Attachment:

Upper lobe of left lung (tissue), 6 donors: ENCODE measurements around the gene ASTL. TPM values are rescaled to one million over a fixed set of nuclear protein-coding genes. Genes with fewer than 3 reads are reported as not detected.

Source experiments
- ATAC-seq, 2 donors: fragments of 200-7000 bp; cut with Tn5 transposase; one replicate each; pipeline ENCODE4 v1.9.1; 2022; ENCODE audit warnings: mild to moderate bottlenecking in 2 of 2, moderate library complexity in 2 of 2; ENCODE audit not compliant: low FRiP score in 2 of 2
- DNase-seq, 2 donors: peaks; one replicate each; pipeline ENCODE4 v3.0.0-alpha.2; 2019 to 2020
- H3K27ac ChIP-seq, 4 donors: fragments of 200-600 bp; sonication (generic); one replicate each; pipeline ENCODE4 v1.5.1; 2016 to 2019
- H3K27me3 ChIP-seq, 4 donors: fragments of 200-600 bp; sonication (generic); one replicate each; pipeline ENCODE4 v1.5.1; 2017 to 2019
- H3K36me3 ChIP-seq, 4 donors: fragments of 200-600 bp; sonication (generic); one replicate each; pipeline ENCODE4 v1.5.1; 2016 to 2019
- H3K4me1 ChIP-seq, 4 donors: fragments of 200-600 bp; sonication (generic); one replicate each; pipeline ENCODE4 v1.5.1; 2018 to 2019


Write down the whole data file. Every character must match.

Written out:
Upper lobe of left lung (tissue), 6 donors: ENCODE measurements around the gene ASTL. TPM values are rescaled to one million over a fixed set of nuclear protein-coding genes. Genes with fewer than 3 reads are reported as not detected.

Source experiments
- ATAC-seq, 2 donors: fragments of 200-7000 bp; cut with Tn5 transposase; one replicate each; pipeline ENCODE4 v1.9.1; 2022; ENCODE audit warnings: mild to moderate bottlenecking in 2 of 2, moderate library complexity in 2 of 2; ENCODE audit not compliant: low FRiP score in 2 of 2
- DNase-seq, 2 donors: peaks; one replicate each; pipeline ENCODE4 v3.0.0-alpha.2; 2019 to 2020
- H3K27ac ChIP-seq, 4 donors: fragments of 200-600 bp; sonication (generic); one replicate each; pipeline ENCODE4 v1.5.1; 2016 to 2019
- H3K27me3 ChIP-seq, 4 donors: fragments of 200-600 bp; sonication (generic); one replicate each; pipeline ENCODE4 v1.5.1; 2017 to 2019
- H3K36me3 ChIP-seq, 4 donors: fragments of 200-600 bp; sonication (generic); one replicate each; pipeline ENCODE4 v1.5.1; 2016 to 2019
- H3K4me1 ChIP-seq, 4 donors: fragments of 200-600 bp; sonication (generic); one replicate each; pipeline ENCODE4 v1.5.1; 2018 to 2019